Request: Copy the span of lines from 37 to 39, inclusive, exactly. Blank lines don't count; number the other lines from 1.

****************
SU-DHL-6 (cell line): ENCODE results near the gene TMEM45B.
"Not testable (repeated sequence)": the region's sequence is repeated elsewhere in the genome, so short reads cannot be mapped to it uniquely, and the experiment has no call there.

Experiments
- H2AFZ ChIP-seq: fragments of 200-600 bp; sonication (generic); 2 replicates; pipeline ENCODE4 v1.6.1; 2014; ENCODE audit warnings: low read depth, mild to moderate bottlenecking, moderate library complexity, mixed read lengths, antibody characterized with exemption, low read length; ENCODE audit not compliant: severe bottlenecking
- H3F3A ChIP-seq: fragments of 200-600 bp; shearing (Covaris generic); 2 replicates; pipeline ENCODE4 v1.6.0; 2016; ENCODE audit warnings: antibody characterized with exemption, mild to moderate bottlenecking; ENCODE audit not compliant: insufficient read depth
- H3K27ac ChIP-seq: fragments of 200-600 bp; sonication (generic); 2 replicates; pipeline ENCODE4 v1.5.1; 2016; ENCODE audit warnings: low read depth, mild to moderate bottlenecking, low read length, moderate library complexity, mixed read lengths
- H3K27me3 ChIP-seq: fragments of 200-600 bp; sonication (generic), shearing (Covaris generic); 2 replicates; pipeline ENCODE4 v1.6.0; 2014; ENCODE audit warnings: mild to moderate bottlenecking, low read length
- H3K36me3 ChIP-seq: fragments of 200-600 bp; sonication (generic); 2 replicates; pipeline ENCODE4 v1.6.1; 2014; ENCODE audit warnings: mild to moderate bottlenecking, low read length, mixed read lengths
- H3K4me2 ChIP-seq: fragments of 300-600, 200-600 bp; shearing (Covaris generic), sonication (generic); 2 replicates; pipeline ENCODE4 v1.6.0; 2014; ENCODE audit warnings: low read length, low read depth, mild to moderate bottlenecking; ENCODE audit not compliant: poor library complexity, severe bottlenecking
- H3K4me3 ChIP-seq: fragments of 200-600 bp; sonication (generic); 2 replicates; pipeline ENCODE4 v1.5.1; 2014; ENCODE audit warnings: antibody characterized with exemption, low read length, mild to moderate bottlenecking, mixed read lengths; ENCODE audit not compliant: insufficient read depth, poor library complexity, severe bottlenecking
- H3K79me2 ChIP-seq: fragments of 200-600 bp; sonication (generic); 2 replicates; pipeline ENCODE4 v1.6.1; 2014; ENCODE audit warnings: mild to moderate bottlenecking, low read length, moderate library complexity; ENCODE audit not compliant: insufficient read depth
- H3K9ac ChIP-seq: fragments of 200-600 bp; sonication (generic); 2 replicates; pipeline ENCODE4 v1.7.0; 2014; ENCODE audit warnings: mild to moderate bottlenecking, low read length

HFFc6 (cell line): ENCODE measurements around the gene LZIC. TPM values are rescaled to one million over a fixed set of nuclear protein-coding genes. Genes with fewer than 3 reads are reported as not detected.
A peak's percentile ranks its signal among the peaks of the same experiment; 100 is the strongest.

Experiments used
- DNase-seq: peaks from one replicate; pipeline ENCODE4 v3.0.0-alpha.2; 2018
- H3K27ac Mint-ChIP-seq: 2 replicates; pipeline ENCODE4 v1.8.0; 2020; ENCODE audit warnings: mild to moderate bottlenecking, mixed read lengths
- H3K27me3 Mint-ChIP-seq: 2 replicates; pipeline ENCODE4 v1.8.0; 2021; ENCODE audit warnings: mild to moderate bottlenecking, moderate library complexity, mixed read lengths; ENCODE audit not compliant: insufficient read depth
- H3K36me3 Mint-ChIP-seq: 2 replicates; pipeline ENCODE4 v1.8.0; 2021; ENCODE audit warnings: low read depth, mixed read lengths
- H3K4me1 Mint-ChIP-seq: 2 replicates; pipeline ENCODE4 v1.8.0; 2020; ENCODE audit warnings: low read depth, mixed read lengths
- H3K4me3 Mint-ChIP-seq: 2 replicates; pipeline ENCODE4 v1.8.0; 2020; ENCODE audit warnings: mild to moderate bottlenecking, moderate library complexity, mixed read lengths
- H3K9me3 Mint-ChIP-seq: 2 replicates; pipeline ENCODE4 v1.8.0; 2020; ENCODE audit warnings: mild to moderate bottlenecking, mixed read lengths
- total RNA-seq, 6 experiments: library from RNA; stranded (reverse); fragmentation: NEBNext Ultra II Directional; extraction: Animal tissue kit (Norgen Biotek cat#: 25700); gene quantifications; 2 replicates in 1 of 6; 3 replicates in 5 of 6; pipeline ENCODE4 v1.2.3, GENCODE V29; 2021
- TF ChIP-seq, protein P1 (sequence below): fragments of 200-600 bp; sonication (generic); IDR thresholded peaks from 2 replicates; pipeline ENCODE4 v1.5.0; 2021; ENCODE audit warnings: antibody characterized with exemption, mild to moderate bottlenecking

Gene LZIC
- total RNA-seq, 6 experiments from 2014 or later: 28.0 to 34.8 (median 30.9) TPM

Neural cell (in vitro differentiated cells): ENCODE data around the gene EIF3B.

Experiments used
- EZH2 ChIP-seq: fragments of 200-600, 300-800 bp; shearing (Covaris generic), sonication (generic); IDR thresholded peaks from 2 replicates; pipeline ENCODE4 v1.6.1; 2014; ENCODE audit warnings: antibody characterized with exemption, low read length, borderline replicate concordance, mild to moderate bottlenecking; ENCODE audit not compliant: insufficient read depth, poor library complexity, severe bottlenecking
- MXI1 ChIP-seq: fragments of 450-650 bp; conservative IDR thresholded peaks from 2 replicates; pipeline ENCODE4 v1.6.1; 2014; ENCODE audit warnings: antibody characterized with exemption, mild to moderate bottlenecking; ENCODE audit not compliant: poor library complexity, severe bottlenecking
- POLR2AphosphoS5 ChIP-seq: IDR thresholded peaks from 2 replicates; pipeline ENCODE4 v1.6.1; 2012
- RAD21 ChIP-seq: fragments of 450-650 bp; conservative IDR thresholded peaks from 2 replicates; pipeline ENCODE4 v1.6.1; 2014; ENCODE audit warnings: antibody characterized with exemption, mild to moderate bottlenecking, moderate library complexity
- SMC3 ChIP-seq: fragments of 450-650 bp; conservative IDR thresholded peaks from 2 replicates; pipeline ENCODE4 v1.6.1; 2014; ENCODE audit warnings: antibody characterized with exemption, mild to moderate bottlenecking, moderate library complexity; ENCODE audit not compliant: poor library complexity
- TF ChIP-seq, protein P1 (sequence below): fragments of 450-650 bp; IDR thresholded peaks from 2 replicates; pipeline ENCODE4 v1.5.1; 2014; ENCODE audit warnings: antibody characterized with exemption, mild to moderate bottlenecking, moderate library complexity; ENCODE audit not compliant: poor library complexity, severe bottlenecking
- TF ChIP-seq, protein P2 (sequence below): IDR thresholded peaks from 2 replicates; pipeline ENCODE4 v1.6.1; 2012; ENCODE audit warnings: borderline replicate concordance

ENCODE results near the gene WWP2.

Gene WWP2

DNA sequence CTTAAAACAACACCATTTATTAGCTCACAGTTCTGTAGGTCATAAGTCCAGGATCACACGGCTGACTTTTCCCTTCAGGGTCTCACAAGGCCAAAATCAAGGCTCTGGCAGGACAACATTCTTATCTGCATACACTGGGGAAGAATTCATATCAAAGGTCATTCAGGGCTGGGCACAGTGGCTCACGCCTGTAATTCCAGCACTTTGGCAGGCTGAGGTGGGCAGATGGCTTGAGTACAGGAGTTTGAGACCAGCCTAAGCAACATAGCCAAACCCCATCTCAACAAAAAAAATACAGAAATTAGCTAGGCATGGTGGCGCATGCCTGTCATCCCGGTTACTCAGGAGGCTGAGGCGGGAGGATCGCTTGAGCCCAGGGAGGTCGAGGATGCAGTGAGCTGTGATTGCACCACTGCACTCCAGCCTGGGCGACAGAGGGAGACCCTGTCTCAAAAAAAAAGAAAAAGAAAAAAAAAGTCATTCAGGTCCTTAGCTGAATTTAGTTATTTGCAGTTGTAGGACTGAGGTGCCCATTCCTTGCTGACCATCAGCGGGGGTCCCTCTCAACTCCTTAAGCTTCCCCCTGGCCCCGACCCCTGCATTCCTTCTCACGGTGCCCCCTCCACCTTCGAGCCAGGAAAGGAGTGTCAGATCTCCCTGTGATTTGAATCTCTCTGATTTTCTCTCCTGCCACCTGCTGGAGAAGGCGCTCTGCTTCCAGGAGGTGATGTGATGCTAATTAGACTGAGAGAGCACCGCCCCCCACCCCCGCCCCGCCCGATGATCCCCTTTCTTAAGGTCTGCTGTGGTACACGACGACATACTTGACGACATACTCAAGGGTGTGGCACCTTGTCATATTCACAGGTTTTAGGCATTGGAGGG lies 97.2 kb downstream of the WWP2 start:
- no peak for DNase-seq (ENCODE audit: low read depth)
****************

Gene WWP2

DNA sequence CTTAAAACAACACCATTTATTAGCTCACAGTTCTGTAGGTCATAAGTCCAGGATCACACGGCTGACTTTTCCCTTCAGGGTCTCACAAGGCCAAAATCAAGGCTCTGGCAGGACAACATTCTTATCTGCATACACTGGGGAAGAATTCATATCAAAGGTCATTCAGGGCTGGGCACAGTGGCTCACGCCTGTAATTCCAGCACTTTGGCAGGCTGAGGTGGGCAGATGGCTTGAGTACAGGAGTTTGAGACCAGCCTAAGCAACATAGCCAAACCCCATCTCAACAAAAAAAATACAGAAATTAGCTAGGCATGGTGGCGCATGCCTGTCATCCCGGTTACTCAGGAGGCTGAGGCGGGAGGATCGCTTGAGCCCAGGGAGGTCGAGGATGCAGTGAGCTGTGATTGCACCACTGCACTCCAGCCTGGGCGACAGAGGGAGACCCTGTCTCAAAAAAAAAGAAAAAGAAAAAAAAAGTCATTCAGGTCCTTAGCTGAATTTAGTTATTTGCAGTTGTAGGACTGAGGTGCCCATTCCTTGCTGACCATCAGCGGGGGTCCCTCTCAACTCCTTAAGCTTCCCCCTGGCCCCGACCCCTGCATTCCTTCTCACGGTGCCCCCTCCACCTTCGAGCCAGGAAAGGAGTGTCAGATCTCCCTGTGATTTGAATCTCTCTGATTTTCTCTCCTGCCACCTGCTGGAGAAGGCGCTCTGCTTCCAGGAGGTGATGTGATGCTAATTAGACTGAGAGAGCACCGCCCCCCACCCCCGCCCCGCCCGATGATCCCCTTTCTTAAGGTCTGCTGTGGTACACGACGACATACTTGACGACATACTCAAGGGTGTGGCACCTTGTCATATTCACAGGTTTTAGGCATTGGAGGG lies 97.2 kb downstream of the WWP2 start:
- no peak for DNase-seq (ENCODE audit: low read depth)